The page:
updated on 18 July 2023
The illness of a close family member during my third year at university really impacted my studies and exam results – how can I explain this in my training contract applications?
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When the worst happens on the demanding and competitive journey to a career in law, it can affect studying and results, as well as access to work experience opportunities – which could be a serious disadvantage when applying for a training contract or pupillage. However, there are steps you can take to protect yourself in this situation and ensure there’s limited impact to your hard work.
It’s important to inform employers and your university when you have genuine mitigating circumstances that have affected your academic results. This can be difficult – an applicant who’s suffered a serious illness may, understandably, be uncomfortable telling recruiters they’ve never met about something so personal. Meanwhile, in the cases of some law firms that use automated application screening systems, any lower grades that could be a result of extenuating circumstances may mean that a candidate’s application is screened out before it’s ever read by a human being. That said, blind recruitment and contextual recruitment tools are becoming more common. For instance, numerous firms use upReach’s contextual recruitment system REALrating, a tool that helps employers identify hidden talent and monitor socioeconomic data against grades. This can help employers identify applicants who’ve achieved against the odds and excelled given their particular circumstances.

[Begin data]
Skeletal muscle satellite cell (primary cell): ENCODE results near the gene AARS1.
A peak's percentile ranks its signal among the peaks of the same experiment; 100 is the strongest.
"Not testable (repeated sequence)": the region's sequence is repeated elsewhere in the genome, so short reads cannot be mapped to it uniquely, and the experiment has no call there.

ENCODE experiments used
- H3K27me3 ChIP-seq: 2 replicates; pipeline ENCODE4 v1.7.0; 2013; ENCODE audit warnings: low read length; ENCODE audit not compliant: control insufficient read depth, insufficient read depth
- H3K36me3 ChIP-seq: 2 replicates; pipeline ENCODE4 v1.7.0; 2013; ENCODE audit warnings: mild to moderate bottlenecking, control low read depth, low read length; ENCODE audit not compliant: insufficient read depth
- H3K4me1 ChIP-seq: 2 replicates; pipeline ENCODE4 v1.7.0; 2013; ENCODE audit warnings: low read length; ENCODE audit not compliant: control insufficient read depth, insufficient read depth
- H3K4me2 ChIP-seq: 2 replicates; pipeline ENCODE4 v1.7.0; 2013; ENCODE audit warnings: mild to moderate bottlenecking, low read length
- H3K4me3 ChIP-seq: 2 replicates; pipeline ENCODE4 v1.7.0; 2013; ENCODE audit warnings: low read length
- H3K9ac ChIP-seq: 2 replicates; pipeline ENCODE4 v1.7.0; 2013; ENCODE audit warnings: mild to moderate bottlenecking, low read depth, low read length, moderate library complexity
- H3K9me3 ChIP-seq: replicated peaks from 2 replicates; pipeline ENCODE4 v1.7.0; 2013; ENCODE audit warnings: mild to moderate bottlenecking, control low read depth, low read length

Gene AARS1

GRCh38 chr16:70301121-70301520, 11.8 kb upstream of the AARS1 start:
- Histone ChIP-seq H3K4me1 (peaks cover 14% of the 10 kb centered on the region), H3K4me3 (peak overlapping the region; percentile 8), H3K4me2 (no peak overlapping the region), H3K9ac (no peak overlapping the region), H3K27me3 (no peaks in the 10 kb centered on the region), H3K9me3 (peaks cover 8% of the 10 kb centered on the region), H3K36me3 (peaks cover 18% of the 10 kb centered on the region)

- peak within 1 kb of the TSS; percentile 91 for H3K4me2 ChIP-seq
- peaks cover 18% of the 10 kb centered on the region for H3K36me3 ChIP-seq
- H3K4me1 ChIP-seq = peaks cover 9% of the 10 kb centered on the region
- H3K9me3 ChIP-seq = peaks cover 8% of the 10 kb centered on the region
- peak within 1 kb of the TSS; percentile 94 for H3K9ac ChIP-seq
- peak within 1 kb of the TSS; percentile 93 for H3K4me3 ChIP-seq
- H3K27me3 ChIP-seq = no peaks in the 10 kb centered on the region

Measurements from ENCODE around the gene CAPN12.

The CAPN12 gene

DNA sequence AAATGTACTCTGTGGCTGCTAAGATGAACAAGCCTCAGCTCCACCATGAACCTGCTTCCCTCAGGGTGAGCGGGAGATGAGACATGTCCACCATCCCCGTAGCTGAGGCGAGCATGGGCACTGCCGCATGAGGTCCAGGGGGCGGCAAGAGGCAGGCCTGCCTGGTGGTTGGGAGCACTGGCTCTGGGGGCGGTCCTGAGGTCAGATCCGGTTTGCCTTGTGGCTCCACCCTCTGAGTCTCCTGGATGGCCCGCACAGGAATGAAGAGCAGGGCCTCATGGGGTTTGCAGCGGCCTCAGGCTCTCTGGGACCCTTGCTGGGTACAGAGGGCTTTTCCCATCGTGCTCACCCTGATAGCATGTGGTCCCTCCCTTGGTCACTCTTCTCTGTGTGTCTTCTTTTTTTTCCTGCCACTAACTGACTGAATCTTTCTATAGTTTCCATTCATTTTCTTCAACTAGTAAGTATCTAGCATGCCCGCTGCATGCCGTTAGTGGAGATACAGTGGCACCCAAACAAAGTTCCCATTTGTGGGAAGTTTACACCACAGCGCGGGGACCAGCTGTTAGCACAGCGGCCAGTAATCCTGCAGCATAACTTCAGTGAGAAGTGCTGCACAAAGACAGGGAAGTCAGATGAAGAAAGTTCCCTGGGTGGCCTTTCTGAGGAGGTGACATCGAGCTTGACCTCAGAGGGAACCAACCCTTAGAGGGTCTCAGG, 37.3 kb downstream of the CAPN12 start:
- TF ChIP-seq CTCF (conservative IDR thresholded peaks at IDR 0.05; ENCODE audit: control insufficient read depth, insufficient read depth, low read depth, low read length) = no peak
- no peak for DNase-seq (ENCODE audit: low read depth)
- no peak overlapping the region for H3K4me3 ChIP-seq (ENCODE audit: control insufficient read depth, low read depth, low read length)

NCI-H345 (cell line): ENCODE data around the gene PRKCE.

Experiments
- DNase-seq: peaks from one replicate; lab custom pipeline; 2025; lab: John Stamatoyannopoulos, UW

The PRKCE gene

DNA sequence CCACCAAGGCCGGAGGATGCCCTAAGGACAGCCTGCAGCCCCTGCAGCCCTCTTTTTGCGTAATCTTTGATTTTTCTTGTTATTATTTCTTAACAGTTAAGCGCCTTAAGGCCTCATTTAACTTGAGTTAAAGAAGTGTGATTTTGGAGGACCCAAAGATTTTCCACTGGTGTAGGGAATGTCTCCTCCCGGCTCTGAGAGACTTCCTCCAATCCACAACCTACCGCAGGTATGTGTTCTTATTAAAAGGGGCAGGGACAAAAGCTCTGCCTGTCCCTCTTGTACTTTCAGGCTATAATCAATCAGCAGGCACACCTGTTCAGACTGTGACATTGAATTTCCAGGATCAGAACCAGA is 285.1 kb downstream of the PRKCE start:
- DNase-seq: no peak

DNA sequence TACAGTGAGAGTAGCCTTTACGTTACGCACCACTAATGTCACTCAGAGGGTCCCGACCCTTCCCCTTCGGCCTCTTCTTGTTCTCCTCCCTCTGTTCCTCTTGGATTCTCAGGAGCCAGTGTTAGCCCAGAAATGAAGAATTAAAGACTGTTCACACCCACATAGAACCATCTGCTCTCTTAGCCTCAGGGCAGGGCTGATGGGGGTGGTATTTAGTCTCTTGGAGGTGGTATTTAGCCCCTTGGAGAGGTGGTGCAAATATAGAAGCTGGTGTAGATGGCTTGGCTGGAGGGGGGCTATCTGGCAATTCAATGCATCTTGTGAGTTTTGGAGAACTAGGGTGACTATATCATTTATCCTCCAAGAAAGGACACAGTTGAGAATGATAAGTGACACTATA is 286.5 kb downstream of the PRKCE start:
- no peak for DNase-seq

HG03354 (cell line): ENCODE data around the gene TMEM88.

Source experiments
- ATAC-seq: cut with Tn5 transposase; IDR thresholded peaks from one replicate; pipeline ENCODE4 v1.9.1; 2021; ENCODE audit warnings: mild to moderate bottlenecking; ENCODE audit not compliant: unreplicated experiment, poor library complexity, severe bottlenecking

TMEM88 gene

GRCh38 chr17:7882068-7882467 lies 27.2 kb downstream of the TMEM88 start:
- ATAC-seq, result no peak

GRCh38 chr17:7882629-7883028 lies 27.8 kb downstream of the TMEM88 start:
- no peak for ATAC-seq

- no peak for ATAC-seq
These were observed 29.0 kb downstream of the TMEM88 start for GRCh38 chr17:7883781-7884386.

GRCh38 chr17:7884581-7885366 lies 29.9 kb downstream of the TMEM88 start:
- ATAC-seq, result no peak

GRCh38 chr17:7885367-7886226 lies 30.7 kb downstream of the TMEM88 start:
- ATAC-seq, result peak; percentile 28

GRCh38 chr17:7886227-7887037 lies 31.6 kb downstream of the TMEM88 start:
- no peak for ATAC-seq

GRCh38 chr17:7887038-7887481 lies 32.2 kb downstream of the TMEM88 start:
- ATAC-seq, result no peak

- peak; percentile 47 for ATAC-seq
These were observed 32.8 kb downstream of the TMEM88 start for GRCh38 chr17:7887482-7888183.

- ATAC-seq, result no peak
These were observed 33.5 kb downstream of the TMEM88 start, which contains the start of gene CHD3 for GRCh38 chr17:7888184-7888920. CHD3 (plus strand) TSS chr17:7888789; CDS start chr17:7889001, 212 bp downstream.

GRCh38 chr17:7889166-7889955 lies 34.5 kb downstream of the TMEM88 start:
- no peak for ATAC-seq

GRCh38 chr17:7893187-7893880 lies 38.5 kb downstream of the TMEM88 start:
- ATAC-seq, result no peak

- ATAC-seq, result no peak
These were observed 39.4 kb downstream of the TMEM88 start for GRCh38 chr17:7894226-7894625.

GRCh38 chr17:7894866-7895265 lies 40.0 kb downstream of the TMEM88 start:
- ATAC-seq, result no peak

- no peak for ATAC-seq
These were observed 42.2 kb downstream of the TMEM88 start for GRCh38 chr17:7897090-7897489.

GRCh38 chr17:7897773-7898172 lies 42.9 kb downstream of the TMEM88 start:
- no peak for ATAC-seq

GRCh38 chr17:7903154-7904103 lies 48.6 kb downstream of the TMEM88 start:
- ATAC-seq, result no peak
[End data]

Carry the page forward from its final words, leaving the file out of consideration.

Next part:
So how should you make your university or potential employer aware of extenuating circumstances that have affected your application? Hopefully, there’ll be a section on the application form where you can include this information – this could be a specific question on mitigating circumstances or a more general invitation to include any other relevant information that you want the recruiter to see. If you can’t see anywhere to include the information, email or call the recruitment team to ask how you should disclose extenuating circumstances in your application. You don’t need to provide any details at this stage.
In the application, keep the explanation succinct – genuine extenuating circumstances such as bereavement, the illness of a close family member or an illness that you suffered, will be obvious to the recruiter from a couple of sentences. It’s not necessary to go into extensive detail or share highly personal information.
You may need to provide supporting evidence, for example, a doctor’s letter or a supporting letter from your university, college or school.
In the rest of your application, it’s important to demonstrate that under ‘ordinary’ circumstances, you work hard at your studies and extracurricular commitments. Extenuating circumstances can explain a bad exam grade or a bad year, but the firm will still need to see evidence that you’re a good candidate.
For more on how to manage extenuating circumstances, check out this LCN Says.